Warning over excess drinking impact

03 April 2015 08:22

Binge drinking is costing taxpayers money, research shows

Binge drinking is costing taxpayers money, research shows

Binge drinking is driving up the risk of people developing certain costly medical conditions.

And researchers from the University of Bath's Institute for Policy Research, and the University of Essex have now also found that excessive drinking is costing UK taxpayers £4.9 billion a year.

Health consequences

Excessive drinking can lead to health conditions such as liver disease and high blood pressure.

These can affect people's lives in a number of ways, for instance on holiday.

Holiday-goers may be required to take out specific medical travel insurance in order to safeguard themselves when overseas.

Financial impact

Along with health issues, the new research shows there are also major financial effects which stem from binge drinking, including A&E admissions, road accidents and police officers on duty.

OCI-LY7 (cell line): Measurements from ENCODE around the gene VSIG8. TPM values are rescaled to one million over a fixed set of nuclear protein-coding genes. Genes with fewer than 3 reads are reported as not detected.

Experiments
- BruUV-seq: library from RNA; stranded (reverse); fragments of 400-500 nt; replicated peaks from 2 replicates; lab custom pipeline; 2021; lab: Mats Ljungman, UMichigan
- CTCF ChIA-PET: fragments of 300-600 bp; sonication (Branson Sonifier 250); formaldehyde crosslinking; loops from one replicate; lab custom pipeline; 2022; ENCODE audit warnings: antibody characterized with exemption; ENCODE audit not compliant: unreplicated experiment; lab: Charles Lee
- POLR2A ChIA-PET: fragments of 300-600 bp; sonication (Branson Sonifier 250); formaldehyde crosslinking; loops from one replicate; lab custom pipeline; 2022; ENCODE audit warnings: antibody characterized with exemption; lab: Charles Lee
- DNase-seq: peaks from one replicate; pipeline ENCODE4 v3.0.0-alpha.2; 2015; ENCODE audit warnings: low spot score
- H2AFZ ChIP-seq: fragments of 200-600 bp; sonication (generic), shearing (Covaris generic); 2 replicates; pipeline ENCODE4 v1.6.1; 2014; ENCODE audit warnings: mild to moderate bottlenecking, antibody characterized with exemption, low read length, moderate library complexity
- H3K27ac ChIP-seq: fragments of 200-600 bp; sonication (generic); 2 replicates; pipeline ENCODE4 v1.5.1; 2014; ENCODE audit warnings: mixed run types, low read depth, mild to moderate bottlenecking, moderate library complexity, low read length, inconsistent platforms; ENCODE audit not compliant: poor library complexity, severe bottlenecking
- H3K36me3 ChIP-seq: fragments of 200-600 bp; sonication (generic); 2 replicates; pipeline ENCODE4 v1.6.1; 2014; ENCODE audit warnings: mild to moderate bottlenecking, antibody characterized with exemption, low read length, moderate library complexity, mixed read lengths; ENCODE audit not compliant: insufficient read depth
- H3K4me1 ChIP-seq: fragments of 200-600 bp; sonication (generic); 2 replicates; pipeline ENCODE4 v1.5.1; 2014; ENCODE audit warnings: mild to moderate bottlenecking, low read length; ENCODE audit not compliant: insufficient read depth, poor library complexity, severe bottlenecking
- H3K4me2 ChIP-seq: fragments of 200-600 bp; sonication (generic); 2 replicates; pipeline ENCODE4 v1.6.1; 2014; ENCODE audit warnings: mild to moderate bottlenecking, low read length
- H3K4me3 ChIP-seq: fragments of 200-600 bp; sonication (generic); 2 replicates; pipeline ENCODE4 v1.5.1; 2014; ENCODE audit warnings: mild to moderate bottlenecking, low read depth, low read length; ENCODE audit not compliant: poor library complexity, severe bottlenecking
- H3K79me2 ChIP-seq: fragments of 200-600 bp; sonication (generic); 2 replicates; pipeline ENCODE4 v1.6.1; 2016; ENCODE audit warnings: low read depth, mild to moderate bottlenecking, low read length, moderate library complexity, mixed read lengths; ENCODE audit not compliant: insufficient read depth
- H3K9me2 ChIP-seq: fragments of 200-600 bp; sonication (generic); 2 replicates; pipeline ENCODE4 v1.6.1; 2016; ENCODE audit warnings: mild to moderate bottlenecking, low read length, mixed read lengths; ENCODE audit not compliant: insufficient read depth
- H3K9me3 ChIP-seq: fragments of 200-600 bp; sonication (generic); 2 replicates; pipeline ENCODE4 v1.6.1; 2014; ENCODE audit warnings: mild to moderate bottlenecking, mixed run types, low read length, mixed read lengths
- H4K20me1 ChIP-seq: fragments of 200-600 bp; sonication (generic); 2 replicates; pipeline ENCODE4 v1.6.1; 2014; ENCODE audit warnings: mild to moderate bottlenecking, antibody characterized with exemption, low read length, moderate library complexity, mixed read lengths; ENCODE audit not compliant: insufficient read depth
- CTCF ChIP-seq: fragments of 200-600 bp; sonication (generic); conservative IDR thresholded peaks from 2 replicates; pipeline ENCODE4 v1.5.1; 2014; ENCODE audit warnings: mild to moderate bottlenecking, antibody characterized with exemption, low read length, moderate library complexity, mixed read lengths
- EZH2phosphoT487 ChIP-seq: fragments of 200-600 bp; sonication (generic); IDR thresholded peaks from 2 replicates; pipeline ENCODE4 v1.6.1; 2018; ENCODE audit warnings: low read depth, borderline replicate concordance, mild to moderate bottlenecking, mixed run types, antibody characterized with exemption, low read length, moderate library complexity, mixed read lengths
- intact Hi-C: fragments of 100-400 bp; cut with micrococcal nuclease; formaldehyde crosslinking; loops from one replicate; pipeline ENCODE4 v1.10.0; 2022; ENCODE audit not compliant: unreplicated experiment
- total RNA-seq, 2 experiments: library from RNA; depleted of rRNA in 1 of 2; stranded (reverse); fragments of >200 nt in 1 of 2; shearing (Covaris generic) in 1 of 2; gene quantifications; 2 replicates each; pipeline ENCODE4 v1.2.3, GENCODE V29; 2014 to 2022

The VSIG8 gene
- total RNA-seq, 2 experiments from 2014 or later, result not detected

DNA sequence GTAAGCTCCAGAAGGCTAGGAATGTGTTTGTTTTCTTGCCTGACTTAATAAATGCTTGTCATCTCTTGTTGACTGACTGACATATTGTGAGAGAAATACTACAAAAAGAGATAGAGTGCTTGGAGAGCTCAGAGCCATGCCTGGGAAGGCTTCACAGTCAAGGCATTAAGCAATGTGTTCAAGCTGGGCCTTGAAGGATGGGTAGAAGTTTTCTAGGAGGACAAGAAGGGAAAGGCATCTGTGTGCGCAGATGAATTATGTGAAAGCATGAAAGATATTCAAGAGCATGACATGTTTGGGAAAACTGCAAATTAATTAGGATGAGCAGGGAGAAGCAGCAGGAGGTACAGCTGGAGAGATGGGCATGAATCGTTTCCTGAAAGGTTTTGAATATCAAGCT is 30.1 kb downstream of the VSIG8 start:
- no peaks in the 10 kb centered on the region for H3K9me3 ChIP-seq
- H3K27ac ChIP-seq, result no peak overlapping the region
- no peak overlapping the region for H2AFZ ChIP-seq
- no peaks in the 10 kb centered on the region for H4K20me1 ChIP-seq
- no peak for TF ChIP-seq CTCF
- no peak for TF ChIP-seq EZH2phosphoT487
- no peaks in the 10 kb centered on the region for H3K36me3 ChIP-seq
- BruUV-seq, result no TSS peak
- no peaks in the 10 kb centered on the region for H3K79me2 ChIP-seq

It is thought that binge drinking increases the average daily number of injury-related admissions to A&E by 8%, or 2,504 additional daily admissions nationally.

Meanwhile, the average number of road accidents each day goes up by 17%, or 82 additional accidents a day nationally.

In turn, the study found that binge drinking causes the average number of alcohol-related arrests to rise by 45%, equal to 786 additional arrests per day nationally.

Plans for reform

Binge drinking is recognised nationally as a problem both from a health point of view and socially, but only limited research has been carried out about its financial cost.

The researchers say the best way to offset the cost of binge drinking is to set a 52 pence minimum unit price for alcohol and increase alcohol excise duty directly in line with alcohol strength.

This would mean a pint of beer would go up by 23 pence, while a bottle of wine would increase by almost a pound.

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